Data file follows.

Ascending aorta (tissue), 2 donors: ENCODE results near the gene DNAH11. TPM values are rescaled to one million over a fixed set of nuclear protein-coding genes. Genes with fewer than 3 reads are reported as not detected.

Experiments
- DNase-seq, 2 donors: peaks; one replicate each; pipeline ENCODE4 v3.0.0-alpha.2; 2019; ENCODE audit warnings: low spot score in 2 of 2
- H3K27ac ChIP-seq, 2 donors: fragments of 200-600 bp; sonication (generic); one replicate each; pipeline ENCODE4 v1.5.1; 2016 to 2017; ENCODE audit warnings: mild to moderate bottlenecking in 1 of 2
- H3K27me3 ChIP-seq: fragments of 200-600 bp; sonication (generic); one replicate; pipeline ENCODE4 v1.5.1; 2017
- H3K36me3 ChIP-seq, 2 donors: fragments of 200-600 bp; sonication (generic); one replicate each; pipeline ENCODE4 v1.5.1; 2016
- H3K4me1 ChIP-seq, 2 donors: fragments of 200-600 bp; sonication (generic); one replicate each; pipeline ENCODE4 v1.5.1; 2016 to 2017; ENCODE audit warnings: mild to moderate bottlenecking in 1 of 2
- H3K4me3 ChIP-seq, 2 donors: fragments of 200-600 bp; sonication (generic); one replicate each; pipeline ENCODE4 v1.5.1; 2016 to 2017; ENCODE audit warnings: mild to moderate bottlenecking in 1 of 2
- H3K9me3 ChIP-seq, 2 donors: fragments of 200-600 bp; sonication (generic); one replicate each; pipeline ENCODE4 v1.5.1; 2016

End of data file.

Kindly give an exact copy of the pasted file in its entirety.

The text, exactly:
Ascending aorta (tissue), 2 donors: ENCODE results near the gene DNAH11. TPM values are rescaled to one million over a fixed set of nuclear protein-coding genes. Genes with fewer than 3 reads are reported as not detected.

Experiments
- DNase-seq, 2 donors: peaks; one replicate each; pipeline ENCODE4 v3.0.0-alpha.2; 2019; ENCODE audit warnings: low spot score in 2 of 2
- H3K27ac ChIP-seq, 2 donors: fragments of 200-600 bp; sonication (generic); one replicate each; pipeline ENCODE4 v1.5.1; 2016 to 2017; ENCODE audit warnings: mild to moderate bottlenecking in 1 of 2
- H3K27me3 ChIP-seq: fragments of 200-600 bp; sonication (generic); one replicate; pipeline ENCODE4 v1.5.1; 2017
- H3K36me3 ChIP-seq, 2 donors: fragments of 200-600 bp; sonication (generic); one replicate each; pipeline ENCODE4 v1.5.1; 2016
- H3K4me1 ChIP-seq, 2 donors: fragments of 200-600 bp; sonication (generic); one replicate each; pipeline ENCODE4 v1.5.1; 2016 to 2017; ENCODE audit warnings: mild to moderate bottlenecking in 1 of 2
- H3K4me3 ChIP-seq, 2 donors: fragments of 200-600 bp; sonication (generic); one replicate each; pipeline ENCODE4 v1.5.1; 2016 to 2017; ENCODE audit warnings: mild to moderate bottlenecking in 1 of 2
- H3K9me3 ChIP-seq, 2 donors: fragments of 200-600 bp; sonication (generic); one replicate each; pipeline ENCODE4 v1.5.1; 2016